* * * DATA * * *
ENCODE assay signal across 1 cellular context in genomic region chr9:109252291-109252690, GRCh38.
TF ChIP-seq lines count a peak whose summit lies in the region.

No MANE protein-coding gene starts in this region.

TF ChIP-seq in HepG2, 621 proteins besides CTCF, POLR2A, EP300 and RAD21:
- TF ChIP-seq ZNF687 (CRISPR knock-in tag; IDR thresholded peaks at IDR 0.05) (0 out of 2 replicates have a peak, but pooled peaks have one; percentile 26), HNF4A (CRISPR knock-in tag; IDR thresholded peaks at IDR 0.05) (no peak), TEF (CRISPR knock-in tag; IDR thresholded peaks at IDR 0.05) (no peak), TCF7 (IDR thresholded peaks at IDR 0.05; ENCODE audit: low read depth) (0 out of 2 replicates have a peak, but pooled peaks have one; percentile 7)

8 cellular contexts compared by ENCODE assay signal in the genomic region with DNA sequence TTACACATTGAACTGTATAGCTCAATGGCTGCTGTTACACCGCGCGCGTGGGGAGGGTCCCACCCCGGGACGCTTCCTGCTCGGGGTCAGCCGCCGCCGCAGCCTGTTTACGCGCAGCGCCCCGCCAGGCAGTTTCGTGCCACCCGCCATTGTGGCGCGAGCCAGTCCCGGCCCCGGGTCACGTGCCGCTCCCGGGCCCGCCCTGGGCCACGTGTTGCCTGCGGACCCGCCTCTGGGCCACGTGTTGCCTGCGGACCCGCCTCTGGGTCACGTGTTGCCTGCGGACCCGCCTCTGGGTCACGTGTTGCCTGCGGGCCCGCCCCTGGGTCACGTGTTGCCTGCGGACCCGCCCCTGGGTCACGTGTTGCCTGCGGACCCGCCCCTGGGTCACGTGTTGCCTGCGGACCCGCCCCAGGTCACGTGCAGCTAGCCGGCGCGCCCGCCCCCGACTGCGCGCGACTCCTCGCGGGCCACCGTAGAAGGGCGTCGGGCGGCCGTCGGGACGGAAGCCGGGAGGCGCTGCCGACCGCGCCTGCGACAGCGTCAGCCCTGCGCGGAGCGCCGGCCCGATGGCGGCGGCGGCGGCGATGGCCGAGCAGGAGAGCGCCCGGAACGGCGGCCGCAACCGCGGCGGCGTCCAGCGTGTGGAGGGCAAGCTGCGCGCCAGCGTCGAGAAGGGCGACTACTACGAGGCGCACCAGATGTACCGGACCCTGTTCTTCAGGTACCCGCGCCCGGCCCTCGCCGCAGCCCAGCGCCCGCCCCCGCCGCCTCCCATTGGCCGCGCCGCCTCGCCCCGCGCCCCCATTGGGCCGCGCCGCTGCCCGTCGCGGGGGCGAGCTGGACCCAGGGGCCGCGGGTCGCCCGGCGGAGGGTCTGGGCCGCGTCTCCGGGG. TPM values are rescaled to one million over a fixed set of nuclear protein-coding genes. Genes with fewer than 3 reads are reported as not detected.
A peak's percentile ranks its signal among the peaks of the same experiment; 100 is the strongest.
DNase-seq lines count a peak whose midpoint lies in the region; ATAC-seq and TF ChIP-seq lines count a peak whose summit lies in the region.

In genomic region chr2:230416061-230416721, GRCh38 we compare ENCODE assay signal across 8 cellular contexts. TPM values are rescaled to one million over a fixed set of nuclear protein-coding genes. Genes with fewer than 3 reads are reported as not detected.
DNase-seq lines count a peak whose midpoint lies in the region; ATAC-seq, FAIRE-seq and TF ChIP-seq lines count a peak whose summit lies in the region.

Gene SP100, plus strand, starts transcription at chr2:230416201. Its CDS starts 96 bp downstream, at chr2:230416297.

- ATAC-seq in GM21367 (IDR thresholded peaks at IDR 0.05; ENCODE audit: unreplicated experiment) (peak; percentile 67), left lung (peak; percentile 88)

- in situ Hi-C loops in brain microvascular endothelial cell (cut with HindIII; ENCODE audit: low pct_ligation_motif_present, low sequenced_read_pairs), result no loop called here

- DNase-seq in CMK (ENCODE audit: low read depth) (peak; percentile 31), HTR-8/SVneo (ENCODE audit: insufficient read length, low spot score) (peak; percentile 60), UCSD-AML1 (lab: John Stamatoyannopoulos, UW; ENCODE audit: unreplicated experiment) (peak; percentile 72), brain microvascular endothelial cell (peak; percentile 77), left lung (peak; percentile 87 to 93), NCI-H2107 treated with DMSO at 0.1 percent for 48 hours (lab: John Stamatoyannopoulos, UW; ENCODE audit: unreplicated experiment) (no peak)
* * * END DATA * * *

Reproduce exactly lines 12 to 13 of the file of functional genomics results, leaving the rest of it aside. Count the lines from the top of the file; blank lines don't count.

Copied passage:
- ATAC-seq in GM21367 (IDR thresholded peaks at IDR 0.05; ENCODE audit: unreplicated experiment) (peak; percentile 67), left lung (peak; percentile 88)

- in situ Hi-C loops in brain microvascular endothelial cell (cut with HindIII; ENCODE audit: low pct_ligation_motif_present, low sequenced_read_pairs), result no loop called here